In the postcard view of Peymeinade above, the line from Grasse came in at the bottom right of the picture along the side road which joins the main road just above the web address. The location of the station cannot be picked out as it is behind the trees which show up as dark green in the bottom right quadrant of the picture. The line then travelled across the picture from right to left in front of the first taller building and then behind the second slightly less tall higher building. Its route can then be seen on the left of the picture following the tighter road curve around the bluff and then away into the far distance.
Trains left Peymeinade Station travelling in a Southwesterly direction along what is now Avenue du Dr Belletrud, before swinging West and then South following the contours. The route followed fist Avenue du Dr Belletrud, then Avenue des Baumettes, then Chemin du Flaquier Sud, then Chemin de la ZA (by now travelling approximately Westwards). It is possible to follow this length of the route on foot but not in a car. Tarmac gives way to gravel or ballast and then to the track formation.
The line runs for over a kilometre through the forest before reaching the Tunnel des Planasteaux, a 535 m long tunnel under the hamlet of Les Planasteaux close to Le Tignet.
The West portal, marked with a green dot on the map, has been overwhelmed by vegetation! It is marked with a green arrow on the picture below.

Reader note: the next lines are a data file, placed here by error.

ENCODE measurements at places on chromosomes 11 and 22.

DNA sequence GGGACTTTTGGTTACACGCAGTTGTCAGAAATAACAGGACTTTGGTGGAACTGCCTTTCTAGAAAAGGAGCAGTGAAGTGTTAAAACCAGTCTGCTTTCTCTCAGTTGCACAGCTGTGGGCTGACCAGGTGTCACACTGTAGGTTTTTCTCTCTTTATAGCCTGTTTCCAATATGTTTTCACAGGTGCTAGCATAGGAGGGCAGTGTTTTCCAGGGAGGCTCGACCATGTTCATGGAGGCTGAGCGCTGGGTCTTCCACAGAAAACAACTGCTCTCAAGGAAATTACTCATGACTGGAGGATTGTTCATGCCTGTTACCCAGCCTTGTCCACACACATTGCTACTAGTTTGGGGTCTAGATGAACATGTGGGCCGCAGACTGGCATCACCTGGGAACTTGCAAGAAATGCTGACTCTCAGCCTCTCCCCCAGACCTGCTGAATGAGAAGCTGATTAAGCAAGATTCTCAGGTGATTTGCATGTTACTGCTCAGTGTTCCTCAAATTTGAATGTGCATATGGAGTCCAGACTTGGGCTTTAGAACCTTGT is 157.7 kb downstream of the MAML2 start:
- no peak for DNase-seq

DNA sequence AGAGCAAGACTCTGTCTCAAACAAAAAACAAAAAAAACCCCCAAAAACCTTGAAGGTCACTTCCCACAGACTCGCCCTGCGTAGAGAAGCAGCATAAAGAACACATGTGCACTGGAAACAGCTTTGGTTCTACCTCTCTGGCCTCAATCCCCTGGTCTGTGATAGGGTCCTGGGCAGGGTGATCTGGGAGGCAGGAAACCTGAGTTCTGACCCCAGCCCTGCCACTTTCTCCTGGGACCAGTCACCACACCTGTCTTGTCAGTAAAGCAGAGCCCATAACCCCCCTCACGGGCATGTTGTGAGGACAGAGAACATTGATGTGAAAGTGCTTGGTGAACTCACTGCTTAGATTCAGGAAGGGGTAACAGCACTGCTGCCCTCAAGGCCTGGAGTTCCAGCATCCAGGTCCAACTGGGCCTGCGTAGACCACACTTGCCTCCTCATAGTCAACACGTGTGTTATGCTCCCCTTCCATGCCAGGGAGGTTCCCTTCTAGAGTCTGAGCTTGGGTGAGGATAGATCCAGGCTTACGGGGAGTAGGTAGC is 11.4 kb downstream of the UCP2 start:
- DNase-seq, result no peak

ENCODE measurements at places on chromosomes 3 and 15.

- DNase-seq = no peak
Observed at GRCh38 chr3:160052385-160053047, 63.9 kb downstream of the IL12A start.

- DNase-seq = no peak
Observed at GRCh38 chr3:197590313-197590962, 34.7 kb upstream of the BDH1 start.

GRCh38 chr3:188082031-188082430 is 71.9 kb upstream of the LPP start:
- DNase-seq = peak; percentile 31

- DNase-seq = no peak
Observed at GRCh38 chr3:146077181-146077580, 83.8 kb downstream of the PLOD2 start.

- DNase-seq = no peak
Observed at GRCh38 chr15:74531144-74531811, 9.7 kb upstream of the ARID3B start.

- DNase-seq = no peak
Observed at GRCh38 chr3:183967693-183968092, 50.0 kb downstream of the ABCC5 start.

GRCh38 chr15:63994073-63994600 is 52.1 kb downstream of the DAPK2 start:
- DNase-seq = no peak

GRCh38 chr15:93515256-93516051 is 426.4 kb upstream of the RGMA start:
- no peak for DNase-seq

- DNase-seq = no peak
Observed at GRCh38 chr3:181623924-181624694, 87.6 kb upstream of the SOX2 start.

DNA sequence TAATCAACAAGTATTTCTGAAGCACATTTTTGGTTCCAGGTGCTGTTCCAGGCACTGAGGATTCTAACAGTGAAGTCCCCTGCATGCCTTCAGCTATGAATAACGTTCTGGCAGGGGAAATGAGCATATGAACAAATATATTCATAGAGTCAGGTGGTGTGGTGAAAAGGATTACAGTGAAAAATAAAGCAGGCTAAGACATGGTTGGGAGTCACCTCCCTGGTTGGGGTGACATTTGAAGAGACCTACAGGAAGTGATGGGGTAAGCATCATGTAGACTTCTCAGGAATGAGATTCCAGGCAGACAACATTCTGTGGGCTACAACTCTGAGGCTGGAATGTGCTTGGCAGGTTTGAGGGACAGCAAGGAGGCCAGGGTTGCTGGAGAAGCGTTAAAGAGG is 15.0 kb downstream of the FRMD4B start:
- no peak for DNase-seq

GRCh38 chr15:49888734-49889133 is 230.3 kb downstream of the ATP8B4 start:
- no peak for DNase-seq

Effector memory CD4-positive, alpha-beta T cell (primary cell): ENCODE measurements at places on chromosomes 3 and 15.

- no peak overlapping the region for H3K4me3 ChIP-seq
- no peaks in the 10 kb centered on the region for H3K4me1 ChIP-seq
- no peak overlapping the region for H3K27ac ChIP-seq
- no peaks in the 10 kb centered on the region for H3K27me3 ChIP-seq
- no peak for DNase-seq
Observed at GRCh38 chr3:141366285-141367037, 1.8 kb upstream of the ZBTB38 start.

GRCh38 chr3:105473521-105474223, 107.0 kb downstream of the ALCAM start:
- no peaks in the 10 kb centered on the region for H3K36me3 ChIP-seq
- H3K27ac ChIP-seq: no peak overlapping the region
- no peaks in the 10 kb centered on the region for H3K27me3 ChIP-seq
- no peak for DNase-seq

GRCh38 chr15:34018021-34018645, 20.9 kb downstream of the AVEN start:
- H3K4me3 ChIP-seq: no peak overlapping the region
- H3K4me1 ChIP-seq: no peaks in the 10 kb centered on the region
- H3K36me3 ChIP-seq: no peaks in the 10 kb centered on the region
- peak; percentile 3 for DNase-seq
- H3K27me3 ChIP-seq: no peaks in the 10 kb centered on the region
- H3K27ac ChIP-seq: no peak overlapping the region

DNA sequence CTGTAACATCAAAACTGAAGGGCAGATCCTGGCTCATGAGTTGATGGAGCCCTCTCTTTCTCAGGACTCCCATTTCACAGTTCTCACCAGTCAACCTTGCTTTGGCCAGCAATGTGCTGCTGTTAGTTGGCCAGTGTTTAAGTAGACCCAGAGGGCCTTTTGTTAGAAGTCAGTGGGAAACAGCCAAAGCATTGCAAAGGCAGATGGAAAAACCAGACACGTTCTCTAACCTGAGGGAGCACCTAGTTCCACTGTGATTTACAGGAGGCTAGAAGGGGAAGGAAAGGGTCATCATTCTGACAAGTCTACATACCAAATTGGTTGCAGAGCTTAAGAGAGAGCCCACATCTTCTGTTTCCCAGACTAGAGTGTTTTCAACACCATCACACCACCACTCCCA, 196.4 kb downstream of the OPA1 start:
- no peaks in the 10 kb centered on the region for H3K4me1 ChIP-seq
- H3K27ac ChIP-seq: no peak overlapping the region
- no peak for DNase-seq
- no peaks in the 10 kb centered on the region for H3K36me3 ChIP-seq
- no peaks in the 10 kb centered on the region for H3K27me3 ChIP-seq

The tunnel has reasonable access from the East because out is used as a mushroom farm. This is the second tunnel on the route that has been used in this way. In 2009, the Commune of Le Tignet organised a walk which included a visit to the farm. The walk organiser commented: “The afternoon was spent visiting the Champignonnière of Mr. Christian Boselli.The latter presented his farm which is located in the tunnel of the old railway line which connected Nice to Draguignan. It was with great kindness that he commented on the visit both technically and historically.”
Trains left the West portal of the tunnel in deep cutting and traversed the wooded hillside on the South-East side of Le Vallon de Sant Pierre and approaching the boundary of the Alpes Maritimes with ran a!ong the River Siagne.
The line crossed La Siagne and then travelled in a Southwesterly direct for another kilometre before reaching an accessible point.
The viaduct which took the line across the valley has all but disappeared, just the abutments remain. It was an impressive metal structure (43° 37′ 10.18″ N 6° 50′ 7.15″ E) which was destroyed in 1944.
This viaduct is not to be confused with the SNCF viaduct of the same name down near the coast. If you are interested in the details of that viaduct, please follow this link to download a .PDF of proposals to alter it: https://www.google.co.uk/url?sa=t&source=web&rct=j&url=https://www.sncf-reseau.fr/sites/default/files/upload/pl_viaduc_siagne_v2.pdf&ved=0ahUKEwiyvbPdpu3XAhUJCsAKHf8ZBBoQFgjLATAU&usg=AOvVaw37EPld2nI89HogD60xDE2d.
Travelling on a train would negotiate it way through the forest in southwesterly direction some distance north of Lac de St. Cassian and then turns northwest towards Montauroux.
There are no points where the route can be accessed by car until it reaches the D94 close to its junction with the D562.
As a short PostScript: in November 2018 my wife and I drove the length of the D94 from the village of Tanneron to its station. It seemed a long way by car, it must have felt an eternity on foot or by cart. Our own pictures of the village and station appear at the end of this post (below).
Other sections of the line to the East of Tanerron can be found at the following links:
The view from the village of Tanneron towards the coast at Cannes.The church of Notre Dame de Peygros at Tanneron – a short climb from the village.Tanneron railway station building on 15th November 2018.